Understanding the Threat of Firmware Attacks

There are many different cyber-threats that organisations must be aware of in today’s world. One specific type of cyber-attack that has become more common of late is firmware attacks.

Firmware is a specific type of software code that is used to control various hardware within a computer. For example, firmware within a motherboard can control basic commands, such as when the device should start up.

According to Microsoft’s March 2021 Security Signals report—which surveyed over 1,000 organisations around the world—80 per cent of respondents said that they had experienced at least one firmware attack in the last two years. The study also found that only 29 per cent of cyber-security budgets allocated funds to protect firmware from attacks.

Attacks on firmware utilise malware in order to tamper with key components of a computer, such as the aforementioned motherboard or hardware drivers. These types of cyber-threats can be particularly difficult to detect due to the fact that firmware is at a layer within the device deeper than the operating system itself. As such, this type of attack may be able to bypass software designed to detect malware, as well as the entire operating system.

Firmware attacks are not often aimed at individuals, but larger firms should take the potential threat seriously. This method is more complicated for a cyber-criminal to utilise, but the coronavirus pandemic may have accelerated hackers’ use of such attacks. In order to protect your organisation from a firmware attack, consider these steps:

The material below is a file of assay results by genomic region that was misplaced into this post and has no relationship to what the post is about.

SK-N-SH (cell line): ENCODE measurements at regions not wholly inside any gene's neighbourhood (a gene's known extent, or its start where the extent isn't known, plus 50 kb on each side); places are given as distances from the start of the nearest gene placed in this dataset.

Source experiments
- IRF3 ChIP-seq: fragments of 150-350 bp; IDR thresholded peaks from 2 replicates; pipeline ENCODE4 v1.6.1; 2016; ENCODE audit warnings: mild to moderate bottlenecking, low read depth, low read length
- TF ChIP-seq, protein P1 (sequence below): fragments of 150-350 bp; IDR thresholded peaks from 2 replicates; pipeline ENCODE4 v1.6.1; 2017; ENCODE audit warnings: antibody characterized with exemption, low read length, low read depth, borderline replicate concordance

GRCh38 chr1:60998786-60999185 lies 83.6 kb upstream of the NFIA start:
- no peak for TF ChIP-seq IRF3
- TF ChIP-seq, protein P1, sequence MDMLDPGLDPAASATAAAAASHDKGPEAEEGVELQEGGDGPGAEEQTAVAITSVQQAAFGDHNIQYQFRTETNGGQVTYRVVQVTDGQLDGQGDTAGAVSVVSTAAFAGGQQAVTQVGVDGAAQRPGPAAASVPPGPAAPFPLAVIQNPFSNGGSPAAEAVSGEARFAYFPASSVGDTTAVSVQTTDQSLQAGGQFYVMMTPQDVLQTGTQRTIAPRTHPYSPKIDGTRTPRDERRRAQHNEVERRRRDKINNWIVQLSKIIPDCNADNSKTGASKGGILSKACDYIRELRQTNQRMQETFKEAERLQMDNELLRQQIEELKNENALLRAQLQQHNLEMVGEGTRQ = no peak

• Update—Industry experts say that part of the reason for firmware vulnerabilities is that updating and patching potential security weaknesses is more complicated than doing so for software. Despite that hurdle, it’s important for organisations to take this step.
  • Consider new equipment—As the tactics of cyber-criminals continue to evolve, so too are defences. Given the recent rise in firmware attacks, some manufacturers are adding advanced security protocols to hardware that specifically address firmware security.
  • Be careful with USBs—USB devices have their own firmware. Plugging an infected USB into a computer will provide the malware with an easy path to spread.

For more information on firmware attacks and other cyber-security solutions, contact us today.